Seventeen minutes feels like a long time in the snow, in silence. On State Road outside the Charter School Thursday morning, senior Keith Chatinover rang a bell each passing minute for each person killed at the school shooting in Parkland, Fla. last month. One by one, 17 students stepped forward with a sign reading, “One of us.”

The national walk-out took place on Wednesday, but due to a snow day schools on the Island adjusted their plans. The Charter School, the high school, and the middle schoolers at the West Tisbury School all walked out Thursday morning at 10 a.m. The Oak Bluffs School rescheduled their walk-out for next week. The Edgartown School is in the process of rescheduling their demonstration.

More than 70 people participated in the walk-out at the Charter School. Most were in middle school and high school. Some wore fleece blankets. Police Chief Daniel Rossi looked on in plain clothes, occasionally directing traffic. Students younger than fifth grade were allowed to come along if a parent walked with them.

Cyrus, 8, walked with his father, Ali Hedin.

Student organizer Keith Chatinover rings a bell signalling the end of another minute of silence. — Mark Alan Lovewell

“Because I thought it was right,” Cyrus said when asked why he wanted to participate. He wore a striped green and blue jacket and sweatpants tucked into his snow boots.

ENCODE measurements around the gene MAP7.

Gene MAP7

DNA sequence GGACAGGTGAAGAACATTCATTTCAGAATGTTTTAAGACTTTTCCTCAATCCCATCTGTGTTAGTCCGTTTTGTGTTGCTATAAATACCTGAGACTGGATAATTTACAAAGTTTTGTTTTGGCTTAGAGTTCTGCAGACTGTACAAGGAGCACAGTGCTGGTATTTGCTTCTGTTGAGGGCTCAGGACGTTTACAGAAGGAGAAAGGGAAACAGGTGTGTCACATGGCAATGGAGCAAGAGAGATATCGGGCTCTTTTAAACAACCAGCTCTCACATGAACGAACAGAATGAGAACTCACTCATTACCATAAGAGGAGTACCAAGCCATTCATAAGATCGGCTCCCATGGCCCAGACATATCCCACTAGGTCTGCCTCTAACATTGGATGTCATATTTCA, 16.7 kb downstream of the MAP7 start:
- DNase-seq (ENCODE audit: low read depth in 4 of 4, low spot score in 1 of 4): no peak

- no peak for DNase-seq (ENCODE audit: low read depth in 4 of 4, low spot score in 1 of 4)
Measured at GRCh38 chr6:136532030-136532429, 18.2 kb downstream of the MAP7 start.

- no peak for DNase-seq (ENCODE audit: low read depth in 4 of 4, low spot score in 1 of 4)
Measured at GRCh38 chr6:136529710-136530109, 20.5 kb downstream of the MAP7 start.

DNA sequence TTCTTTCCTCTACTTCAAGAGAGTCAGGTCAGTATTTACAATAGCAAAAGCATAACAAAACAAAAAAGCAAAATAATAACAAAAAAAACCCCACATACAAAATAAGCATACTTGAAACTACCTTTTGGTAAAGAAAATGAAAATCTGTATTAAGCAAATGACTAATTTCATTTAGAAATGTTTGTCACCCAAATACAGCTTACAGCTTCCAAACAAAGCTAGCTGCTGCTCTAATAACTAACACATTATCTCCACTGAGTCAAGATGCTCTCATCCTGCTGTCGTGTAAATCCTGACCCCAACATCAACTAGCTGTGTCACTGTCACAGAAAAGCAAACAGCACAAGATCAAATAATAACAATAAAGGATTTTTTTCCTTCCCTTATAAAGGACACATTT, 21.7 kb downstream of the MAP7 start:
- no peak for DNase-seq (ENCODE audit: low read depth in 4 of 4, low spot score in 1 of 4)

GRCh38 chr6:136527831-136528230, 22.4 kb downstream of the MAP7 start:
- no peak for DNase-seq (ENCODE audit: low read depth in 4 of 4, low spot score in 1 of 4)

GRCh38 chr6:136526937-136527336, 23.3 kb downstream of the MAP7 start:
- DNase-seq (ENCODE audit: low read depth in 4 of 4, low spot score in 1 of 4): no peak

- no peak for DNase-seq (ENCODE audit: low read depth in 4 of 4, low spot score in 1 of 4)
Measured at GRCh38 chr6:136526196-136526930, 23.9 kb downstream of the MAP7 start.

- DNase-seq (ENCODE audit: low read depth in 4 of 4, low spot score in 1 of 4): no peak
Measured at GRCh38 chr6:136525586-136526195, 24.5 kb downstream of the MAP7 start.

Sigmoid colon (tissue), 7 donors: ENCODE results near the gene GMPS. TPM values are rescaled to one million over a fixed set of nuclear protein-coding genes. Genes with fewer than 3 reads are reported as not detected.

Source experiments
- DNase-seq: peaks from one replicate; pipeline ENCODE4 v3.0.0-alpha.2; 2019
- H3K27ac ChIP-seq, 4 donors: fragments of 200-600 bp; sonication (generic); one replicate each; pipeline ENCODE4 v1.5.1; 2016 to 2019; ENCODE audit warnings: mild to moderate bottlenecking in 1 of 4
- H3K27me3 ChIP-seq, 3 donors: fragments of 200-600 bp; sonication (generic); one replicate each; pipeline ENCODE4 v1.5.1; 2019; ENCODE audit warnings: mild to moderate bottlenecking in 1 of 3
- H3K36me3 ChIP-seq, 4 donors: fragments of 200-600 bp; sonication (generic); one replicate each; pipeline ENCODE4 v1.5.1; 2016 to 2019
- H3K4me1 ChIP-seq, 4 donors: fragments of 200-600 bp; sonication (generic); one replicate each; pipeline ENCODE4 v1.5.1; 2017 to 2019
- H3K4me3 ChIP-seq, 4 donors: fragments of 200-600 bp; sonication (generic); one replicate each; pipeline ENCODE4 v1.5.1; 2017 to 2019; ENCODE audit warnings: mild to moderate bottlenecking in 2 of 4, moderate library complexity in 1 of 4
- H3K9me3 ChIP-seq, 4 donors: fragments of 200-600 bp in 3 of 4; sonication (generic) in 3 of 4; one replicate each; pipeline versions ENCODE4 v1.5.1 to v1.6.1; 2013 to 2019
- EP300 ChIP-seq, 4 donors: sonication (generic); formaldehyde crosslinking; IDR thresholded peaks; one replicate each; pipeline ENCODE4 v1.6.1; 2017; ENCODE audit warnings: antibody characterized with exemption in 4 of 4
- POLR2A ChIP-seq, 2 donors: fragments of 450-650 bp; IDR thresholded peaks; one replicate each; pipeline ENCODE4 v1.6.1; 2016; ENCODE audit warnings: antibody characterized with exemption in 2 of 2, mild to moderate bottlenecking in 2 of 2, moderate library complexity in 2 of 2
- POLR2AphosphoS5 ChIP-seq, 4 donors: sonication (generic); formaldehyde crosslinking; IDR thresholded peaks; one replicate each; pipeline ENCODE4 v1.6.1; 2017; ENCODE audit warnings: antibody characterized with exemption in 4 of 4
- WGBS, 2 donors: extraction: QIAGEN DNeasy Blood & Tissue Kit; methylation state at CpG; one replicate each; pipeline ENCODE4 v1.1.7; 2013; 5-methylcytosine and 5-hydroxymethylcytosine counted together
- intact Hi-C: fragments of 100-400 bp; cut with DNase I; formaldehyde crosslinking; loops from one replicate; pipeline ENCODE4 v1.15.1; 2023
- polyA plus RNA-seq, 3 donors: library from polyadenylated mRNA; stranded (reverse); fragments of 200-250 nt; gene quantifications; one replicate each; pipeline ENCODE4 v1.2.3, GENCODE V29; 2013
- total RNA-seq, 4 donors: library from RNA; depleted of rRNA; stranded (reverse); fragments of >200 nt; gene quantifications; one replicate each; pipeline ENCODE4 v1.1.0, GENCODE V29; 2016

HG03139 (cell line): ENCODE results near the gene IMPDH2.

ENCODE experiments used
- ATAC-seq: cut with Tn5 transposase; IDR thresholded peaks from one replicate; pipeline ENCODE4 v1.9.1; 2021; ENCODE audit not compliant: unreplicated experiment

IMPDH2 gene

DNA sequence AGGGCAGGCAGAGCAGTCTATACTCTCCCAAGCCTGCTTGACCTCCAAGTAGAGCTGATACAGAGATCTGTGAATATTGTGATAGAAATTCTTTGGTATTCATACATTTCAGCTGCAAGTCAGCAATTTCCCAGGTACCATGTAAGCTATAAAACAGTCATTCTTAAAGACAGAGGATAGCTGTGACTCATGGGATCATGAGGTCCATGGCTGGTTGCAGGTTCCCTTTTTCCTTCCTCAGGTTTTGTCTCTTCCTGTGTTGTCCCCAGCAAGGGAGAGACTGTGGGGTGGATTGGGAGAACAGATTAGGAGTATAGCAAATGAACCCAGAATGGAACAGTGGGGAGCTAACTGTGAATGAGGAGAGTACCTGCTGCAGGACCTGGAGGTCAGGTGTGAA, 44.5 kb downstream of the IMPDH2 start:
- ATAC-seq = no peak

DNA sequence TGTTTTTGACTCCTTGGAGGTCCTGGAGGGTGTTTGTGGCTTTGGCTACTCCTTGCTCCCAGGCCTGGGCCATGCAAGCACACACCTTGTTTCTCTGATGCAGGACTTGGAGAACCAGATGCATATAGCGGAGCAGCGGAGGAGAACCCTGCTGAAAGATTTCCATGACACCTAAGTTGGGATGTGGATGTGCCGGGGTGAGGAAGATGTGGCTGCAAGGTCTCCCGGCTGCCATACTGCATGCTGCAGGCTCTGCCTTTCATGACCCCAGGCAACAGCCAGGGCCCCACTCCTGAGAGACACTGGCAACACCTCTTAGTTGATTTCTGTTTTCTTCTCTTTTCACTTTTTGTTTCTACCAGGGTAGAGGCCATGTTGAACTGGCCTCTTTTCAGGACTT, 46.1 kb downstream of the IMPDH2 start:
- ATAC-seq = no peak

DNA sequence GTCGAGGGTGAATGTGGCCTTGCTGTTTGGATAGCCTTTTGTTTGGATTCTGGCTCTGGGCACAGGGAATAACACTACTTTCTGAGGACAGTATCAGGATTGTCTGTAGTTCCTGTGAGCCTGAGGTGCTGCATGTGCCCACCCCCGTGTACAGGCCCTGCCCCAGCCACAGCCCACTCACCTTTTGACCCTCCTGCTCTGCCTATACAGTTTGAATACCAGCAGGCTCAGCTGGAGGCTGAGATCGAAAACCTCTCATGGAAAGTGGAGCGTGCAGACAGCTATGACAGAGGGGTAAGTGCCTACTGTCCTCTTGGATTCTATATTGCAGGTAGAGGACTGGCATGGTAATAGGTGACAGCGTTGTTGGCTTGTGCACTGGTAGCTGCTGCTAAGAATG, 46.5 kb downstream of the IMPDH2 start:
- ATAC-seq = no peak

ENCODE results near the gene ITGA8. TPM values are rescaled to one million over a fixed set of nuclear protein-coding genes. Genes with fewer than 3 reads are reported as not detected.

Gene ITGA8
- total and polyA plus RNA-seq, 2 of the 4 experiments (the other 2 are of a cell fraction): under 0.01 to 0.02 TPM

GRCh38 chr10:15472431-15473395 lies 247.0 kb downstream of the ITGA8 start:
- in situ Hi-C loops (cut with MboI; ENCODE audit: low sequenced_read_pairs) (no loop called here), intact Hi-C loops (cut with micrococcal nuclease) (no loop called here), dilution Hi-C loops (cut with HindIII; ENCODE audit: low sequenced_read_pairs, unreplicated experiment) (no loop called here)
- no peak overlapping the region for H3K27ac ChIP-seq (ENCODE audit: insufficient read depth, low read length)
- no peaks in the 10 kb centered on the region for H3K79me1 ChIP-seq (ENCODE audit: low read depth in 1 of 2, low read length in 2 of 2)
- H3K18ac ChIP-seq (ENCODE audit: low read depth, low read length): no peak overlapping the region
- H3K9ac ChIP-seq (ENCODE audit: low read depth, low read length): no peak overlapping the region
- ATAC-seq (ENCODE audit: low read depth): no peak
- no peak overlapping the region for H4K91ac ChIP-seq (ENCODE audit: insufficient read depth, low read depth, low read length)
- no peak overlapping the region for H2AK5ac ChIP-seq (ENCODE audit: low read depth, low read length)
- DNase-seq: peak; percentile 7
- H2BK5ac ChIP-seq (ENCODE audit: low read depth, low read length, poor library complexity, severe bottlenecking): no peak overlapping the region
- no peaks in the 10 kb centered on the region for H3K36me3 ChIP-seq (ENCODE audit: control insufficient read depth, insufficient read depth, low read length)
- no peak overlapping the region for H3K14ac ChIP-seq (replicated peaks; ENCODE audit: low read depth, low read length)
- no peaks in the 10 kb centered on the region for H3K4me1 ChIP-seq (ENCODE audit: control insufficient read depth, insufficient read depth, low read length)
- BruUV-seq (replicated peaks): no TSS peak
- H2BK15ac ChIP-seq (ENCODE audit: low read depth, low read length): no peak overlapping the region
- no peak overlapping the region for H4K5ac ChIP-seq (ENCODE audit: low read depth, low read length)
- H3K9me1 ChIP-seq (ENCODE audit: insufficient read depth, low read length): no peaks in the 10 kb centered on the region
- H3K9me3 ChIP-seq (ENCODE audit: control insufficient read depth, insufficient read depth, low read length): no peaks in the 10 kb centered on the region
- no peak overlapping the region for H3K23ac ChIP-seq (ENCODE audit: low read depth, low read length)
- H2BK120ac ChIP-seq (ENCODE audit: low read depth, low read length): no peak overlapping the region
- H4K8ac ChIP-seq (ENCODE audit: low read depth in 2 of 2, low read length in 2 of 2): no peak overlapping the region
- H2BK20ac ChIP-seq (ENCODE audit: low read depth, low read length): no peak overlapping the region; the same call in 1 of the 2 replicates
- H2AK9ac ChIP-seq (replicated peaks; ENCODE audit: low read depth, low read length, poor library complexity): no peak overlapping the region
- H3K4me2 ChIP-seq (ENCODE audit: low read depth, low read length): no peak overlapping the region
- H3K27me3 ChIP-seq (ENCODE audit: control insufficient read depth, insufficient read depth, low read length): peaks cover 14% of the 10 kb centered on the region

Keith Chatinover and the student government organized the walk-out, talking with each class about what the demonstration would mean.

“I thought it would be a lot more powerful if we were quiet,” Keith said. “Everyone is always like, children are so loud, teenagers are so loud, so when they’re quiet it’s more powerful.”

School director Bob Moore said he had never seen students walk out of class this way in his 20 years at the school. “I didn’t hesitate one minute,” he said of his support.

Keith is also coordinating busses for a trip to Washington D.C. next week for the March for Our Lives, another national demonstration to call on legislators for stricter gun laws, school safety, and to show solidarity with victims of school shootings. He said over 100 people have signed up.

Locally, he says he supports Extreme Risk Protective Order (ERPO) legislation circulating at the capitol. The law would allow a judge to require individuals who have been deemed dangerous to temporarily surrender their firearms.

At the high school, students stood outside along Edgartown-Vineyard Haven Road. They also walked out last month shortly after the shooting, gathering on the football field for a moment of silence. Sophomore Amelia Simmons took the initiative for this second demonstration.

“Now it’s about change rather than just acknowledging what happened,” said Mackenzie Condon, vice president of the junior class. “We’re saying that it’s not okay that this type of event is becoming commonplace.”

She and junior class president Owen Engler said they were heartened by how many people drove by honking their horns.

“Pretty much everyone driving by knew why we were outside,” Owen said. “People care about the issue. All different types of people driving different types of cars were showing their support.”

Owen, Mackenzie, and many other students from the high school also plan to attend marches in Boston, Washington DC and at Five Corners on March 24 for the March for Our Lives demonstrations.

At the Charter School, after 17 minutes had passed, the students silently walked back through the campus into the building. To their right, the younger kids played at recess, balancing on tree stumps, running through the snow, yelling and laughing.